China and the U.S. recently formed a bilateral arrangement to quell spam between the two countries, but the news came with little fanfare. At the time of the announcement, Karl Frederick Rauscher, CTO of think tank EastWest Institute, who brokered the bilateral arrangement along with Yonglin Zhou, director of the network security committee of the Internet Society of China, said that the antispam efforts were part of a larger initiative between the two cyberpowers.

While the think tank considers this a first step in talks between the two nations on cybercrime issues, moving beyond antispam efforts is a much taller order. Chinese hackers have been implicated in so-called targeted, advanced persistent threat (APT)-type attacks against U.S. government agencies for years and, most recently, against U.S. businesses, such as Google, Intel, Adobe, and others.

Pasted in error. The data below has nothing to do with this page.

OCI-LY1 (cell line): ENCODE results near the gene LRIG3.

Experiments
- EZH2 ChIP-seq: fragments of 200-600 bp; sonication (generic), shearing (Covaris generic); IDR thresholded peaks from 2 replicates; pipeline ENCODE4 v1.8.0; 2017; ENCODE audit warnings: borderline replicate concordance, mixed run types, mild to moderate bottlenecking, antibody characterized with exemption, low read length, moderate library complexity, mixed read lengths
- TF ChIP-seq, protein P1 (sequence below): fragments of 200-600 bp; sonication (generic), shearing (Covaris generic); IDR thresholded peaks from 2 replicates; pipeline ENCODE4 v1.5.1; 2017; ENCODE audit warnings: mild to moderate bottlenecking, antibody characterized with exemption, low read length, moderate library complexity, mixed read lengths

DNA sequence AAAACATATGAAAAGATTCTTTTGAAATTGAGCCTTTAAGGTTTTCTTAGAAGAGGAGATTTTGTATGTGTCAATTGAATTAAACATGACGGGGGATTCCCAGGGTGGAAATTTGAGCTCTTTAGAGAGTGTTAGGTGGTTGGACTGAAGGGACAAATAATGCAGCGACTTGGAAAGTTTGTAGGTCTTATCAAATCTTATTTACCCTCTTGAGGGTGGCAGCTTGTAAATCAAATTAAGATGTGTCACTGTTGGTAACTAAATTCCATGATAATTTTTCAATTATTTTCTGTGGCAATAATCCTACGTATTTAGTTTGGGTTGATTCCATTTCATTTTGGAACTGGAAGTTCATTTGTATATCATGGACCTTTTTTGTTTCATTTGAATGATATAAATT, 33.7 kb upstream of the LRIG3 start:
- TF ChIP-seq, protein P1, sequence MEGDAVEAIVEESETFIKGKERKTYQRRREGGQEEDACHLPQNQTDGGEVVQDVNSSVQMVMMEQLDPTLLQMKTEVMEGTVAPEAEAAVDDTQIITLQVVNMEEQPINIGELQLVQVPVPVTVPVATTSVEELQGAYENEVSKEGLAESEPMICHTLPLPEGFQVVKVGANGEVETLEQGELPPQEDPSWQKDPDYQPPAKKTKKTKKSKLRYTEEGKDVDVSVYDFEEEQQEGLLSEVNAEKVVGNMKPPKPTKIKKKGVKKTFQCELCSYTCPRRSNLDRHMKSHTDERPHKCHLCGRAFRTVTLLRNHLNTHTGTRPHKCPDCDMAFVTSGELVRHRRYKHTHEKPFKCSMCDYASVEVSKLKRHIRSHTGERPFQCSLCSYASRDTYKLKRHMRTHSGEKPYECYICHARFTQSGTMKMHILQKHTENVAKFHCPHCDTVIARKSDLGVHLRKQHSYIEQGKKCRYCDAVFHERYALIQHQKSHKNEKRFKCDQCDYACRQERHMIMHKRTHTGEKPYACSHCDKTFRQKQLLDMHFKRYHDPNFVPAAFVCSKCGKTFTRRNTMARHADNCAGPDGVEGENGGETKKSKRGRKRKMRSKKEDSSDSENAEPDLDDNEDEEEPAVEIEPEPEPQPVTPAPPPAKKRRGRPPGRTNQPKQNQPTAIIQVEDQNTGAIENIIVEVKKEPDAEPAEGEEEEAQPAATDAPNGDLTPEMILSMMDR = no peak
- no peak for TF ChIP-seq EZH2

It's too soon to tell whether the U.S.'s new global policy will at all meaningfully pressure Eastern Europe to crack down on cybercrime, or get China to acknowledge or make changes to its worst-kept secret of hackers within its borders, who have been stealing intellectual property from U.S. government agencies and companies, for instance.

Eric Rosenbach, principal and lead for the cybersecurity practice at Good Harbor Consulting, says even if a particular country is interested in fighting cybercrime within its borders, for example, it may not have the legal infrastructure do so. "But it's a great idea to start at it and keep grinding away, and hope that it bears fruit," he says. "But no one in the administration is naive" to believe that this global initiative will kill cyberespionage," for example, he says.

The bottom line is that setting a policy is a big step. "It's very important and has been lacking until now. It's extremely significant that this strategy was unveiled [together] by five cabinet secretaries," Rosenbach says.